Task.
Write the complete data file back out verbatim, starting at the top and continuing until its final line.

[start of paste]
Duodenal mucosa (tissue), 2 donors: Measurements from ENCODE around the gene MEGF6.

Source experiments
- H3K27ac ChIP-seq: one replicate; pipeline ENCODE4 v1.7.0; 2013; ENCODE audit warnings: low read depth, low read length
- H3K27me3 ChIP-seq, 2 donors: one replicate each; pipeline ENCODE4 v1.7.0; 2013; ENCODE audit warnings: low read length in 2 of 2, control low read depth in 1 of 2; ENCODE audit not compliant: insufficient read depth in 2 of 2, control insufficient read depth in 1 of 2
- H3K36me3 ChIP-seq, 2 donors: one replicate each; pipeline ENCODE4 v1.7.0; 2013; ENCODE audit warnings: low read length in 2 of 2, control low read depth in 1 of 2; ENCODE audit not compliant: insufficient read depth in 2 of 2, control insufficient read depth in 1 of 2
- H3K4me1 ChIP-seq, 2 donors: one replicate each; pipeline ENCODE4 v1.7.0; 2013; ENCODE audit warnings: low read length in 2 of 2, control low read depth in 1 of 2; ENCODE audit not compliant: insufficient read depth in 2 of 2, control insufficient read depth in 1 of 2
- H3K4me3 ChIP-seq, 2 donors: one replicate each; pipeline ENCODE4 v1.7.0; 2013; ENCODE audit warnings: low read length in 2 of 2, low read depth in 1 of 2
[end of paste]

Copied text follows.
Duodenal mucosa (tissue), 2 donors: Measurements from ENCODE around the gene MEGF6.

Source experiments
- H3K27ac ChIP-seq: one replicate; pipeline ENCODE4 v1.7.0; 2013; ENCODE audit warnings: low read depth, low read length
- H3K27me3 ChIP-seq, 2 donors: one replicate each; pipeline ENCODE4 v1.7.0; 2013; ENCODE audit warnings: low read length in 2 of 2, control low read depth in 1 of 2; ENCODE audit not compliant: insufficient read depth in 2 of 2, control insufficient read depth in 1 of 2
- H3K36me3 ChIP-seq, 2 donors: one replicate each; pipeline ENCODE4 v1.7.0; 2013; ENCODE audit warnings: low read length in 2 of 2, control low read depth in 1 of 2; ENCODE audit not compliant: insufficient read depth in 2 of 2, control insufficient read depth in 1 of 2
- H3K4me1 ChIP-seq, 2 donors: one replicate each; pipeline ENCODE4 v1.7.0; 2013; ENCODE audit warnings: low read length in 2 of 2, control low read depth in 1 of 2; ENCODE audit not compliant: insufficient read depth in 2 of 2, control insufficient read depth in 1 of 2
- H3K4me3 ChIP-seq, 2 donors: one replicate each; pipeline ENCODE4 v1.7.0; 2013; ENCODE audit warnings: low read length in 2 of 2, low read depth in 1 of 2